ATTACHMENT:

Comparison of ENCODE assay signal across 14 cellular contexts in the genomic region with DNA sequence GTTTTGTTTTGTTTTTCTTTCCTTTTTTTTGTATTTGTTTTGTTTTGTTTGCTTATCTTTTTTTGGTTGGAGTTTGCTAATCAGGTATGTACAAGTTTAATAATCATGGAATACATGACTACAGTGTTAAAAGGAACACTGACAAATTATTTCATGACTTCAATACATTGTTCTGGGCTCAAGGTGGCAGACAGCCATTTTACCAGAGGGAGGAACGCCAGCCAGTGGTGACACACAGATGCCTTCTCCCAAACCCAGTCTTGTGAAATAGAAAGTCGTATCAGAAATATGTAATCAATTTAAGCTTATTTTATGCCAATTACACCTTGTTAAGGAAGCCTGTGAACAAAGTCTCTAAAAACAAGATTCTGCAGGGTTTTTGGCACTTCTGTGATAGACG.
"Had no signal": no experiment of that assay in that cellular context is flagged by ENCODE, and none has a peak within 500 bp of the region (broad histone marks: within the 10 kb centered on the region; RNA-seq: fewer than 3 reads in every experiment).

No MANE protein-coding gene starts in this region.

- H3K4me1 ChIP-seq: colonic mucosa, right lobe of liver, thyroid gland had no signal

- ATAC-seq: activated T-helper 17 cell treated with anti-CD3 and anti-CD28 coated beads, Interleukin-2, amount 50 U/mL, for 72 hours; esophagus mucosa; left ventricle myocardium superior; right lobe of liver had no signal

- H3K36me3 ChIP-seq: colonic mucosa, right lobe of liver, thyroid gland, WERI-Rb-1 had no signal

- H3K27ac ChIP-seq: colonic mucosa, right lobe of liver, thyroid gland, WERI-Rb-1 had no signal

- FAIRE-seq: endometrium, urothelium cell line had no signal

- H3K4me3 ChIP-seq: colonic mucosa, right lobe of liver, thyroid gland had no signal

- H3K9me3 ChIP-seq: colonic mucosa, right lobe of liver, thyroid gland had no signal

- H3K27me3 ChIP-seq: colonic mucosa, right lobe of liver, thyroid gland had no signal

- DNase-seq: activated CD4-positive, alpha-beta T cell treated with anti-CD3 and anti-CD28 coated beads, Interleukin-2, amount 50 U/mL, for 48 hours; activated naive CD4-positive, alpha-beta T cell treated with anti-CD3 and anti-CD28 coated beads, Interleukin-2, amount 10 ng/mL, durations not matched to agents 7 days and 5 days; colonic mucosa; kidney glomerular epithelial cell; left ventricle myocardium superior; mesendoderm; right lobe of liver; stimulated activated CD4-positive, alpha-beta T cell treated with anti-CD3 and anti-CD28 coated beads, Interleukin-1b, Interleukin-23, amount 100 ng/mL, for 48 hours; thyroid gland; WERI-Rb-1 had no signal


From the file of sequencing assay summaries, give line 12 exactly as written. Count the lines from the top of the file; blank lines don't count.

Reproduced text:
- DNase-seq: activated CD4-positive, alpha-beta T cell treated with anti-CD3 and anti-CD28 coated beads, Interleukin-2, amount 50 U/mL, for 48 hours; activated naive CD4-positive, alpha-beta T cell treated with anti-CD3 and anti-CD28 coated beads, Interleukin-2, amount 10 ng/mL, durations not matched to agents 7 days and 5 days; colonic mucosa; kidney glomerular epithelial cell; left ventricle myocardium superior; mesendoderm; right lobe of liver; stimulated activated CD4-positive, alpha-beta T cell treated with anti-CD3 and anti-CD28 coated beads, Interleukin-1b, Interleukin-23, amount 100 ng/mL, for 48 hours; thyroid gland; WERI-Rb-1 had no signal